(September 2017) Louise Marie Jeanne Hersent’s 1838 painting recounts the encounter between the 7-year-old King Louis XV and the Tsar during Peter the Great’s visit toFrance on May 10, 1717. It was painted from written accounts provided by diarists at court. (Photo credit: S. Karabell)
Saint-Simon describes him as “tall, well-formed and slim…with a look both bewildered and fierce…wearing a brown unpowdered wig that did not cover his shoulders, a brown fitted suit with gold buttons, the jacket often left unbuttoned, and no lace whatever; his hat never on his head – even outdoors!” Despite this, Saint-Simon says there was no mistaking Peter’s “air of grandeur which came naturally to him.” And which was reproduced in numerous sketches, paintings, medallions and bits of memorabilia during his stay in France.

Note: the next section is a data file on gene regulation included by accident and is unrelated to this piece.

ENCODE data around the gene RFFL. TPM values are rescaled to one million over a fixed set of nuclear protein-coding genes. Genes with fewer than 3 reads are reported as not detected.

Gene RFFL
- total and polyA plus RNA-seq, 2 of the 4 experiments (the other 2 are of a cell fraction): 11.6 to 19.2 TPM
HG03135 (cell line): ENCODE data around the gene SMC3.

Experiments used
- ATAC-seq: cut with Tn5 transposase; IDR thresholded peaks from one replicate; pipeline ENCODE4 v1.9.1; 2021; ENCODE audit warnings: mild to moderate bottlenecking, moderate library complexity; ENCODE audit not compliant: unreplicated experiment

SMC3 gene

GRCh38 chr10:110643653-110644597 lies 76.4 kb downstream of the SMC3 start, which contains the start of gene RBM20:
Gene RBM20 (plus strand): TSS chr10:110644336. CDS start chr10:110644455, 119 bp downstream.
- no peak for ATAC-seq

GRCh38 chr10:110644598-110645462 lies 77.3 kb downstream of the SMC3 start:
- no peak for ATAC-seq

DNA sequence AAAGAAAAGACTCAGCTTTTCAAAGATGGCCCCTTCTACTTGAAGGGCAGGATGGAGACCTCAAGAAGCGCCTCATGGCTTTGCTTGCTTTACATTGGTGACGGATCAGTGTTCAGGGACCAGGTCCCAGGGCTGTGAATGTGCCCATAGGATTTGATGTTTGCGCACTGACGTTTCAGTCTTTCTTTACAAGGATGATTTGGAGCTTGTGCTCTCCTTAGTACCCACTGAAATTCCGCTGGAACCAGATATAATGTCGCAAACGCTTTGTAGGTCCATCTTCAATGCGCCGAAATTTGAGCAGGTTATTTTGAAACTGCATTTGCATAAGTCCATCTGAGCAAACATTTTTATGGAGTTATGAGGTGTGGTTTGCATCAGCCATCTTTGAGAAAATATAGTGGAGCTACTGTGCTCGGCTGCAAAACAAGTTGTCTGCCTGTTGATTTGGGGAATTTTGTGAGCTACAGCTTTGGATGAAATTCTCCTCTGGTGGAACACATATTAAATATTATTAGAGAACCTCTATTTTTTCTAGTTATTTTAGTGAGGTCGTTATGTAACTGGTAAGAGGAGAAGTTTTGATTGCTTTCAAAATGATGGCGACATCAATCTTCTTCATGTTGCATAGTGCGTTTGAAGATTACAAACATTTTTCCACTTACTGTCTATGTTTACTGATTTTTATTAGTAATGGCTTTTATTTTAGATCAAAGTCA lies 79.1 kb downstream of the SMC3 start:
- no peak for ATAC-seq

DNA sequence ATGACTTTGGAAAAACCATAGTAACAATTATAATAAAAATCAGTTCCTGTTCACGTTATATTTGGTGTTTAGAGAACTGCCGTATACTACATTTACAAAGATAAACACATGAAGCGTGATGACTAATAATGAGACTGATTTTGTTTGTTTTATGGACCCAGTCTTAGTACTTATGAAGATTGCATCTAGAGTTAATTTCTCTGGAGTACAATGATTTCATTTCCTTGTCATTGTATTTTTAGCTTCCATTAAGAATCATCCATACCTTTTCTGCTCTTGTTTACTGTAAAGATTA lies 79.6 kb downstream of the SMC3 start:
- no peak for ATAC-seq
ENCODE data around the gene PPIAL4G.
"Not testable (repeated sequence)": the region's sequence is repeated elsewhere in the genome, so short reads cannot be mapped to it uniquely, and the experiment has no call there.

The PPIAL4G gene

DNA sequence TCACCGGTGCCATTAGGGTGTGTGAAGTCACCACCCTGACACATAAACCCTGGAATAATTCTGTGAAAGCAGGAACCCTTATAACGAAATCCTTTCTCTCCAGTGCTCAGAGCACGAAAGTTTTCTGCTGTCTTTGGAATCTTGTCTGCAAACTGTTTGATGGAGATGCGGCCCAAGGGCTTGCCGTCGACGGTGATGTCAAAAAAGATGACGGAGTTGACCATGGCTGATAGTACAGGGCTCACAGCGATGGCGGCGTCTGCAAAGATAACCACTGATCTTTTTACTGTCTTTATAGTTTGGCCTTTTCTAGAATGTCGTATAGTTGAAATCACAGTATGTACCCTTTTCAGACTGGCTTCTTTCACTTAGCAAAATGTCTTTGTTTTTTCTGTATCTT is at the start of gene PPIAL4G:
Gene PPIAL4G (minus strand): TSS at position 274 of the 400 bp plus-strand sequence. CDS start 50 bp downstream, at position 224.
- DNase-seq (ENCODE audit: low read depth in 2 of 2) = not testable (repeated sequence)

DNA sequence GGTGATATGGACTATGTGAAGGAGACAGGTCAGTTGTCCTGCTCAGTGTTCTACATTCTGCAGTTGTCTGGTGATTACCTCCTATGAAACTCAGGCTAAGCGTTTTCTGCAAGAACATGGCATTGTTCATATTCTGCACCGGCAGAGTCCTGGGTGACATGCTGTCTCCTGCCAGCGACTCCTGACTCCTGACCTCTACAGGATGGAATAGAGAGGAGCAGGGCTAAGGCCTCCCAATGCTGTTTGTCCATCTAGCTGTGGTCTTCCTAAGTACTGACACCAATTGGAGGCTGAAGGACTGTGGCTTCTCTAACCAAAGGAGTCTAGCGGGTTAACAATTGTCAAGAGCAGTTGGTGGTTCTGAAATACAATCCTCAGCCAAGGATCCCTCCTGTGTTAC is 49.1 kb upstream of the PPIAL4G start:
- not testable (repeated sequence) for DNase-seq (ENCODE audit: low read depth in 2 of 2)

But it is Peter’s first encounter with the seven-year-old Louis XV in person that is perhaps most telling of the Tsar’s personality, and indeed gives us insight even today into the Russian character. Various paintings and engravings (painted from Saint-Simon’s verbal sketches) portray that visit of May 10, 1717, when Louis went to the Hotel Lesdiguieres to greet the Tsar: ”Peter picked up the little Louis XV and kissed him on both cheeks. He refused a gift of a diamond-studded sword, accepting instead two tapestries from the Goeblins factory.” Fast-forward 150 years to Soviet Premier Nikita Khruschev’s exuberance and we realize that old traits die hard.
As does Peter’s stated ambition on his second transformative foray into the West. That grand ambition to transform Russia into a modern state with a strong army and navy capable of imposing itself on the world exists today. And the reluctance in Europe to invite Russia to its “court” of nations would seem to echo the concerns of Louis XIV.